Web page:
The Marwarid Irrigation Canal Construction Project was launched in March, 2003. The project drew water from the Kunar River system. This 25km-long canal, opened in March, 2010, is equipped with 13 regulating reservoirs and extends to the Gamberi Desert. It transmits 250,000 to 400,000 cubic meters of water a day and irrigates 3,000ha of land. This project has made use of traditional Japanese irrigation methods at many points. For example, gabion works and wicker works were installed for the canal. The oblique weir method was introduced at the especially important intakes, which are also equipped with a flashboard type sluice gate, sand basins, sand-flushing ditches have and stone spur dykes.These structures have become established features of the PMS’s water intake system, resistant to both flood and drought.
Since August 2010, this intake system has been exposed to many powerful floods. The PMS has responded by continuing to enhance its bank protection measures and to improve the overall irrigation system. As a result, the canals in the neighboring districts were also revived and many villages were saved from floods, thus demonstrating the effectiveness of the PMS Method. The PMS continues to refine its approach as more irrigation systems are being built in many different areas.
The PMS currently seeks to provide irrigation water to 16,500ha of farmland in its target area so that 650,000 farmers’ livelihoods are protected by stable irrigation. Such stable irrigation had been considered impossible to achieve for decades. The PMS intends for its projects to serve as a model for local rehabilitation. Furthermore, 620,000 trees were planted along the canal and 380,000 more trees were planted to create erosion control forests. In total, over 1,000,000 trees have been planted, including the ones planted along the levees.
The Marwarid Canal has now entered the maintenance phase. Efforts to establish a system to maintain and manage the canal by the local residents is underway at the moment.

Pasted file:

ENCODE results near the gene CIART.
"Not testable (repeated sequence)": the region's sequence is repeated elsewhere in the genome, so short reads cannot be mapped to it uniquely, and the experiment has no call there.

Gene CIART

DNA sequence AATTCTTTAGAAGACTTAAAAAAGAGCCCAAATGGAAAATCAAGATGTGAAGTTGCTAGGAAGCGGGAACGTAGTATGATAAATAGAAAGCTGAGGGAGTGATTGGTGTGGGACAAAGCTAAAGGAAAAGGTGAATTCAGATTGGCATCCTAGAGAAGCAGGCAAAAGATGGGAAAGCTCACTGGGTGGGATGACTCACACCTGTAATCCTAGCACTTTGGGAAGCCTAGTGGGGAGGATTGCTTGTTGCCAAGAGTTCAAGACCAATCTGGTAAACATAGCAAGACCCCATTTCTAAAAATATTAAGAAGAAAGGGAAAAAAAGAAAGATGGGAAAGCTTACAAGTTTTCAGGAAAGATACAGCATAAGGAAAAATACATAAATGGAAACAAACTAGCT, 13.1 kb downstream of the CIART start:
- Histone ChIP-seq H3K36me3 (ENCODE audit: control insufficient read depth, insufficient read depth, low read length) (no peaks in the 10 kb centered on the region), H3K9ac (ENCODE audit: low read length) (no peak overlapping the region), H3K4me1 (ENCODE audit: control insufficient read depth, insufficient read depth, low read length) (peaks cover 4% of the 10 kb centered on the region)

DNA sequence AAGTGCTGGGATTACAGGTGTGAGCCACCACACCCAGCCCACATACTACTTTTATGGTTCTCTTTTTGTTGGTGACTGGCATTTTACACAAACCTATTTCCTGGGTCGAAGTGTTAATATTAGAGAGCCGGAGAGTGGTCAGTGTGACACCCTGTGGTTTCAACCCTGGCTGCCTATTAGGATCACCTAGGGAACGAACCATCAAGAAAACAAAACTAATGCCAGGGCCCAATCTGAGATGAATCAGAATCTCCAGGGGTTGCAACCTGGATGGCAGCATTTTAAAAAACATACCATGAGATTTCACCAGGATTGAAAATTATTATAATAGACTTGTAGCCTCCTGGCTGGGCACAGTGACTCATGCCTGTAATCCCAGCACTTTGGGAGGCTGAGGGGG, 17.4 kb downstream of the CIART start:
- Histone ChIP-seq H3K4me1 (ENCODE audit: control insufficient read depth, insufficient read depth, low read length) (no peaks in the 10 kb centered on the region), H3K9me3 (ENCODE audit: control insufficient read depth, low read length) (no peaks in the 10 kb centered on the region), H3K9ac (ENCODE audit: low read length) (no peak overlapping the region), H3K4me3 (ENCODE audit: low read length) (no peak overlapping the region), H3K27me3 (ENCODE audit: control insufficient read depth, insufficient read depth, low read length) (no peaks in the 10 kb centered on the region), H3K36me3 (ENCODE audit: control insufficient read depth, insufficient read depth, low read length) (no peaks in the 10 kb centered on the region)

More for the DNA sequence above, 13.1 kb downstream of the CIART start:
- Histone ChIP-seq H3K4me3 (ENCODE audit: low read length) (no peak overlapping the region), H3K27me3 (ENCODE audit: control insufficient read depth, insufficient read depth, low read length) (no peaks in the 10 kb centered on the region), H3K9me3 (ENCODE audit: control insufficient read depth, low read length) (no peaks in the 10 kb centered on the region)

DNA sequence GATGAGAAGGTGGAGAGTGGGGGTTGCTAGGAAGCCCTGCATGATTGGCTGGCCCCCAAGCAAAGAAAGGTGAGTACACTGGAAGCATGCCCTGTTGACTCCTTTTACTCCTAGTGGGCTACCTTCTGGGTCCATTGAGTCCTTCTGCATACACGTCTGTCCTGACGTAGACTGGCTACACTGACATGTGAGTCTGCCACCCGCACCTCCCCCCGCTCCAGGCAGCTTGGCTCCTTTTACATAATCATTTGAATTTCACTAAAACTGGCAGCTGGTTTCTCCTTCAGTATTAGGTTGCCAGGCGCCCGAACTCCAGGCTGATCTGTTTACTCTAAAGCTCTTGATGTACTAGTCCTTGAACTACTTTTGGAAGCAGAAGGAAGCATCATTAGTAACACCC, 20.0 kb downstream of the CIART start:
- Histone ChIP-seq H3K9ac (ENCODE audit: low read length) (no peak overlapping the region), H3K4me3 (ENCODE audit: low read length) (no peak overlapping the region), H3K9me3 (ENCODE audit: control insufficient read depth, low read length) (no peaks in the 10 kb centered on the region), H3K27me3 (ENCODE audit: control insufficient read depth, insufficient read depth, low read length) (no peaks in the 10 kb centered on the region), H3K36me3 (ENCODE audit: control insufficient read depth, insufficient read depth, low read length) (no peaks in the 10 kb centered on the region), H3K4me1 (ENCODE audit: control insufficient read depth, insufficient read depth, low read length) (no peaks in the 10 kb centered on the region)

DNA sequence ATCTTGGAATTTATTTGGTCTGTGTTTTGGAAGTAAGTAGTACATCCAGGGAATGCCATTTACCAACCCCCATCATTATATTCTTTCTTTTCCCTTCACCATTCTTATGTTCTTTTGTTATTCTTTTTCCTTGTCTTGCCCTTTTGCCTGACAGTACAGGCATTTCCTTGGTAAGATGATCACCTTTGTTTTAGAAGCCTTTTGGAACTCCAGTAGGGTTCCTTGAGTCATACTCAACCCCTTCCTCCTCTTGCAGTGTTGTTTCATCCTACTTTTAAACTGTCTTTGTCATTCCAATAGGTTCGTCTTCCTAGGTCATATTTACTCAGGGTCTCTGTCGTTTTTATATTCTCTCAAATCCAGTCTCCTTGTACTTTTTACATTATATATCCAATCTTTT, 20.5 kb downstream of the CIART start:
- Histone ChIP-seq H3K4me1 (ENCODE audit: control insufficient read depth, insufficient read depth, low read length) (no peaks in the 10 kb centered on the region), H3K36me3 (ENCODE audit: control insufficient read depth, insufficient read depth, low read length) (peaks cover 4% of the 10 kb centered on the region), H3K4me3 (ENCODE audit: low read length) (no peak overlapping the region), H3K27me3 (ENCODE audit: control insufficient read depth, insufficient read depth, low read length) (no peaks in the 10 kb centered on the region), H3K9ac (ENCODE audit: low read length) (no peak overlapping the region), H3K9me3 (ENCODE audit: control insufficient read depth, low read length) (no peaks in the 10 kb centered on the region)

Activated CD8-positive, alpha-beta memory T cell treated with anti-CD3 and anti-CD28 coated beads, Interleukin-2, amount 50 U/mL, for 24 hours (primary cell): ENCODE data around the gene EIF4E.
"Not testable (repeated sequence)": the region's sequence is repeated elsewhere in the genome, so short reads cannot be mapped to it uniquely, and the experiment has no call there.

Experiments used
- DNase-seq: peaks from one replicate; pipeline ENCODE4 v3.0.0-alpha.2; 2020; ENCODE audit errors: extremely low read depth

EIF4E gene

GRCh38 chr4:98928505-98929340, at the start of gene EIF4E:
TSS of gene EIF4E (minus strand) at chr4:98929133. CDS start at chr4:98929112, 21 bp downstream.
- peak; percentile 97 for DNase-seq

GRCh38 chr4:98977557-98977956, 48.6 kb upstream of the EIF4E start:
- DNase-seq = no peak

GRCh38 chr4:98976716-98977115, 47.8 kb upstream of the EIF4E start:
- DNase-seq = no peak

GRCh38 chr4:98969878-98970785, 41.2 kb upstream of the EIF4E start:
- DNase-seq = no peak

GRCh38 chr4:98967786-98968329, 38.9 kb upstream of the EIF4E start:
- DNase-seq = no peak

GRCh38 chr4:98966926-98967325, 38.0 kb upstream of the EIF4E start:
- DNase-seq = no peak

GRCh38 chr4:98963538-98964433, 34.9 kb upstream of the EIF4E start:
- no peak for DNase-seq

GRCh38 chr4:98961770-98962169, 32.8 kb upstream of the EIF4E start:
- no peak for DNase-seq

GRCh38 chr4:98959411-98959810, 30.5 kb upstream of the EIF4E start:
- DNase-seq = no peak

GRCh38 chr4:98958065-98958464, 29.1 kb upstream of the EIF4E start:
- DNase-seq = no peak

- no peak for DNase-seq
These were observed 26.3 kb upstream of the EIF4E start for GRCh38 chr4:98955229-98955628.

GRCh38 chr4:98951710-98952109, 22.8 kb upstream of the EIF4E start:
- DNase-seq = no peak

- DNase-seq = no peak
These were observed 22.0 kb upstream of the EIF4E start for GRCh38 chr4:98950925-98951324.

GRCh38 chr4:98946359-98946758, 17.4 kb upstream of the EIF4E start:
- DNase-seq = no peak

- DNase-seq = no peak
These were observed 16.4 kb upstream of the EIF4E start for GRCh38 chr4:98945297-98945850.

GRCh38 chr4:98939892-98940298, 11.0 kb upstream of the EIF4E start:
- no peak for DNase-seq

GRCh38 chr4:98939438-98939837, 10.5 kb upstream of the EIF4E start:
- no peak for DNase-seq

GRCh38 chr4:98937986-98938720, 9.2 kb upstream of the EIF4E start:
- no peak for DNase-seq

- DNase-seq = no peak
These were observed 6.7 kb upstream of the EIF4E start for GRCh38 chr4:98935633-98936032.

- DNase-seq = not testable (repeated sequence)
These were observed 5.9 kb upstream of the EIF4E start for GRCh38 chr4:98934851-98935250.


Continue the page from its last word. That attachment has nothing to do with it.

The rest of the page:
In 2002, the PMS launched a pilot farm in Dara-e-Noor with the aim of reviving self-sufficient communities. After contemplating on the pilot farm’s future, the PMS moved it to Gamberi Desert situated at the end of Marwarid Canal in 2009. So far, 50ha out of the 230ha land in total has been cultivated. In addition to grains, potatoes and other vegetables, 250,000 orchard trees such as pomegranates, oranges, and peaches, have been planted. It is expected these fruits will be shipped out to the markets in the near future. Raising livestock has also become possible, thanks to the project. Afghanistan used to enjoy nearly 100% self-sufficiency. In recent years, however, the self-sufficiency rate has fallen to less than 50%. Taking this decline into consideration, the significance of showcasing a successful agricultural rehabilitation project using this pilot farm cannot be ignored.
- “We do not necessarily have a firm philosophy about what an aid organization should do. What is very clear to me, however, is that we must view things from the local people’s perspective and respect their culture and values so our work will truly benefit them.” -- Tetsu Nakamura
Chairman: Masaru Murakami, M.D.
Representative in Afghanistan: Tetsu Nakamura M.D.
Peshawar-kai was established in September 1983 to support Dr. Tetsu Nakamura’s medical aid mission in Pakistan.Currently, Peshawar-kai supports the medical,irrigation/flood control, and comprehensive rural reconstruction projects conducted by Dr. Nakamura and his team in Afghanistan.
- Humanitarian and Medical Aid
-22 Years in Afghanistan»
Good afternoon, ladies and gentlemen.I am honoured to be invited here to talk to you today. Thank you very much for this opportunity／by Testu Nakamura
- Amid endless Afghan tragedy,doctor won't quit»
by Daisuke Furuta（International Herald Tribune ～The Asahi Newspaper）／10, April 2010
- Overall Review Of Fy2003»
by Tetsu Nakamura, Executive Director, Peace (Japan) Medical Services (PMS). Excerpt from Peshawar-kai News Letter #80／7, July 2004
- Point Of View»
Tetsu Nakamura: Military action prompting Afghan backlashs／13, December 2003
- The 2003 Ramon Magsaysay Award for Peace and International Understanding Cituation for Tetsu Nakamura»
The 2003 Ramon Magsaysay Award Presentation Ceremonies 31 August 2003, Manila, Philippines／31, August 2003